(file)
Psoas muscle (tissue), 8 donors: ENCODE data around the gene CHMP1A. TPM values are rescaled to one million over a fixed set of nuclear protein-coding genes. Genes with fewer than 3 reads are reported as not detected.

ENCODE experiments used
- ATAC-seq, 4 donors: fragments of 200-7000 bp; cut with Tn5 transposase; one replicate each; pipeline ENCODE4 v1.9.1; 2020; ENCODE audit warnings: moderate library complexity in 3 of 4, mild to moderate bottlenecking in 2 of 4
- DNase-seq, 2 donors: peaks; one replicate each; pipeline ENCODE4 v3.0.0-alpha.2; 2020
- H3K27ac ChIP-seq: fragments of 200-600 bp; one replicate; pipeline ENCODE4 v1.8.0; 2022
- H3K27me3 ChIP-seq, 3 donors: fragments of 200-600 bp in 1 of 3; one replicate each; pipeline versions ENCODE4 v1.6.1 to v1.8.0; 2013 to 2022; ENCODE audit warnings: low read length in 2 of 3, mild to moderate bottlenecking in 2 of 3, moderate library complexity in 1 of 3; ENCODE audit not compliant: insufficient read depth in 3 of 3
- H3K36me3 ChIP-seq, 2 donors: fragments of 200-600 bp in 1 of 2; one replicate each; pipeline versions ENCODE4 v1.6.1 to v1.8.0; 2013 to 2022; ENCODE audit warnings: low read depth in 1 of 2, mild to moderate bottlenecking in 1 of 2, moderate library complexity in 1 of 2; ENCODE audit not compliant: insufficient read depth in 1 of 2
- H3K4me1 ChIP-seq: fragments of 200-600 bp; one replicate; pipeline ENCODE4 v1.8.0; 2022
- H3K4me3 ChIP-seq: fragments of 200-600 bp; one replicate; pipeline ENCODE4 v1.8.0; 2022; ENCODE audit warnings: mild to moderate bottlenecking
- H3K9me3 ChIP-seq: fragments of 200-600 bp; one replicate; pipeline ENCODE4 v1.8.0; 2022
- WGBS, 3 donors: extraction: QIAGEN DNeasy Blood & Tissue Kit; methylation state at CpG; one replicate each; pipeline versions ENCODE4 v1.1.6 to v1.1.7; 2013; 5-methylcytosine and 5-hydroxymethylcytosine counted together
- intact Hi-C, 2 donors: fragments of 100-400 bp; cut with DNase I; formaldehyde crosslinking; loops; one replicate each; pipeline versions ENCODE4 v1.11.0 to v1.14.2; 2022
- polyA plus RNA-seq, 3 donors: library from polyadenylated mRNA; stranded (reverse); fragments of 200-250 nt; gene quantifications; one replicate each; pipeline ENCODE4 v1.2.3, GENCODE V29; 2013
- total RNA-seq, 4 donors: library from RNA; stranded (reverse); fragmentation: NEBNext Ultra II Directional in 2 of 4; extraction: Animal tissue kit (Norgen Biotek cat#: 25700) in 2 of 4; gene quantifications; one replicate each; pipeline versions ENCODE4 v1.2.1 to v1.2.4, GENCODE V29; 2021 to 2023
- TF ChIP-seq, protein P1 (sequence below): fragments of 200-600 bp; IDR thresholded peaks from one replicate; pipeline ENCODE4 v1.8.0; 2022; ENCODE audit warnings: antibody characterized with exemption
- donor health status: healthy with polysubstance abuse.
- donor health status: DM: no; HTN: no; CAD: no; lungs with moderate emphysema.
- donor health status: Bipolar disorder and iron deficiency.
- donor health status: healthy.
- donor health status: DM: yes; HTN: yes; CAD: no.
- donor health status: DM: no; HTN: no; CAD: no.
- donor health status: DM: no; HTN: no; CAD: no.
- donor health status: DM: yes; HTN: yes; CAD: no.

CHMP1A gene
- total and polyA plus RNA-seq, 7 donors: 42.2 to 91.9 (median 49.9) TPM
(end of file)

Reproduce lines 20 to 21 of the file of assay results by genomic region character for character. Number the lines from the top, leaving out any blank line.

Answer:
- donor health status: DM: yes; HTN: yes; CAD: no.
- donor health status: DM: no; HTN: no; CAD: no.